Today we exchange cards expressing love or appreciation for one another. According to tradition, on this day, February 14, 269, a young man named Valentine was executed in Rome for his faith. But what does our exchange of sentimental cards have to do with a third century martyr?
Actually, the connection is not at all clear. Valentine was martyred the day before the pagan festival to the goddess Februata Juno at which boys drew girls' names for acts of sexual promiscuity. Were legends about the martyr's death modified to replace the heathen custom? No one knows for sure. In fact, there may have been two or even three martyrs named Valentine who died in different parts of the empire at about the same time. We know little or nothing about any of them.
Take the Roman Valentine as an example. A city gate on the Flaminian Way and a chapel near it were named for him. Several ancient Christian writers mention his name. There is no doubt he lived and was tortured before being beaten with clubs and beheaded. And yet we have no sure account of why.
Some say this Valentine was a young man with a tender heart who aided Christians who were undergoing martyrdom. He was not even a Christian at the time. Arrested for his activities, he converted to faith while in prison and would not renounce it. Knowing he was going to die, he wrote letters to his friends saying "Remember your Valentine."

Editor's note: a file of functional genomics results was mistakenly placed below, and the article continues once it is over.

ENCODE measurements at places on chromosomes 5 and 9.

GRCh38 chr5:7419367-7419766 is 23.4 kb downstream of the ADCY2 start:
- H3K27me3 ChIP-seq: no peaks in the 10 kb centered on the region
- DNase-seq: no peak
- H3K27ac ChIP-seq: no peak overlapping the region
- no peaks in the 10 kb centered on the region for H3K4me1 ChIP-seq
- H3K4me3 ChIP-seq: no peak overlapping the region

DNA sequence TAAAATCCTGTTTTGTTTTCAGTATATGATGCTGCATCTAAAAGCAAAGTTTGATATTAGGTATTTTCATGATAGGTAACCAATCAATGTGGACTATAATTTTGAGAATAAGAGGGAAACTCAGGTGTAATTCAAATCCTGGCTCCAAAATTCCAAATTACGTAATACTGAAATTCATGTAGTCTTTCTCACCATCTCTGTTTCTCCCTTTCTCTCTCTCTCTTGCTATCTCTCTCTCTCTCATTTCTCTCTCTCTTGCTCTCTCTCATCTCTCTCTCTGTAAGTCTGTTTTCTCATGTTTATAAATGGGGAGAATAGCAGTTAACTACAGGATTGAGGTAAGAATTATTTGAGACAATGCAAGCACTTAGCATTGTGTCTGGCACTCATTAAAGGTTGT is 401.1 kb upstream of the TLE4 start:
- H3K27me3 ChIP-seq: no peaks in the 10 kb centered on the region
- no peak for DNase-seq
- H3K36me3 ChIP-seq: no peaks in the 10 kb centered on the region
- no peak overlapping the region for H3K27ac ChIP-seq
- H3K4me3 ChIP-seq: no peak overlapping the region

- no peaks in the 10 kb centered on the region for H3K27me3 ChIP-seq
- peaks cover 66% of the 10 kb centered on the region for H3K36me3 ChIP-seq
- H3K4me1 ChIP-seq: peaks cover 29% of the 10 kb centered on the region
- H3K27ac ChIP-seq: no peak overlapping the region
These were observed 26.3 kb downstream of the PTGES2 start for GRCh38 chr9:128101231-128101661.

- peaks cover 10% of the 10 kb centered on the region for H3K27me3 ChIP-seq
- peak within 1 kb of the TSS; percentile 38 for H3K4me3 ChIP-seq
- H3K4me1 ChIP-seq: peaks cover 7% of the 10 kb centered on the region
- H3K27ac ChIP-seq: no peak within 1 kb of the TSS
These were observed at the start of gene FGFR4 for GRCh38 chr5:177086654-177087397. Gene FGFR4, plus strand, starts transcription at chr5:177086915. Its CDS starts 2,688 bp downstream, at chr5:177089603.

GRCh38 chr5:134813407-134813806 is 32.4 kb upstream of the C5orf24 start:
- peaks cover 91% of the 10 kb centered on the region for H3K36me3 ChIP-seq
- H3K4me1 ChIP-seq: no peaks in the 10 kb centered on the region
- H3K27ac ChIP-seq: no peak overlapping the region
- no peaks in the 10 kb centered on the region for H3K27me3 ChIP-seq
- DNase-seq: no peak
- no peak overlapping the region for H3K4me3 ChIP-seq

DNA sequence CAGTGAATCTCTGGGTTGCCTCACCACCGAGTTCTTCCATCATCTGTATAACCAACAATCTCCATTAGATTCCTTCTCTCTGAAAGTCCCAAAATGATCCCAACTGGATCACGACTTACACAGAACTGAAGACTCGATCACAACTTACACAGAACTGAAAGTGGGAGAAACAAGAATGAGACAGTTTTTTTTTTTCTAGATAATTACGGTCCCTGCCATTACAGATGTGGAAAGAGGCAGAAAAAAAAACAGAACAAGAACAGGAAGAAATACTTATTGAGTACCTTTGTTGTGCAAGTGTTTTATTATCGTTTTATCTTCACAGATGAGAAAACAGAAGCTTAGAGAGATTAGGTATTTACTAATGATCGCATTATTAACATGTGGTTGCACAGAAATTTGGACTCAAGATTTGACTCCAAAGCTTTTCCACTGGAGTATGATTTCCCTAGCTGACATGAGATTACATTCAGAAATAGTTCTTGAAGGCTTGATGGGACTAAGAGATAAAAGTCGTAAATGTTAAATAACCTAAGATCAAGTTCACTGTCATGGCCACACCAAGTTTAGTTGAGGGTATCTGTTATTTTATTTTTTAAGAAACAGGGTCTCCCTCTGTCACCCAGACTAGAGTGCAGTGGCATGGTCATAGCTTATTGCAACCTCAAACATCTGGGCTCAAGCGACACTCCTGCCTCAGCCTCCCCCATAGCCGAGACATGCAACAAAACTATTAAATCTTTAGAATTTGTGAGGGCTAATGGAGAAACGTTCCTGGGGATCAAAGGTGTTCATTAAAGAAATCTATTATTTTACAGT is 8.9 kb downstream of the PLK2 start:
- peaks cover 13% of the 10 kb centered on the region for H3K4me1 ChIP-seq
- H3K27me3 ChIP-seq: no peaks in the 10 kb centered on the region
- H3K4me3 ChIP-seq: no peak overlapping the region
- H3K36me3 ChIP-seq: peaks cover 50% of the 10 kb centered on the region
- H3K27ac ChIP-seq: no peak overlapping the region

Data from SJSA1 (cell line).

Another legend says that the Roman Valentine was a priest who defied the Emperor Claudius's temporary order and secretly married couples so the husbands wouldn't have to go to war. Claudius desperately needed more soldiers and did not appreciate this interference.
A third legend says the Roman Valentine was a priest who refused to sacrifice to pagan gods. Imprisoned for this, he gave testimony in prison and through his prayers the jailer's daughter was healed. On the day of his execution he left her a note signed "Your Valentine."
During the Middle ages it was popularly believed birds paired in mid-February. This also reaffirmed the association of romantic love with Valentine's name. Whatever the truth behind the legends, St. Valentine's day has become a day we connect with romance and friendship.
- "History of Valentine's Day, the." History Channel. (www.historychannel.com/exhibits/valentine/history.html).
- Hutchinson, Ruth and Adams, Ruth. Every Day's a Holiday. New York: Harper and Brothers, 1951.
- Thurston, Herbert."St. Valentine." The Catholic Encyclopedia. New York: Robert Appleton, 1914.
- "Valentine, Saint." Encyclopedia Americana. Chicago: Encyclopedia Americana, corp., 1956.
- "Valentine, Saint." Encyclopedia Britannica. Chicago: Encyclopedia Britannica, Inc., 1967.
- "Valentine, St." The Oxford Dictionary of the Christian Church. Edited by F. L. Cross and E. A. Livingstone. Oxford, 1997.
- Various internet articles.
Last updated May, 2007.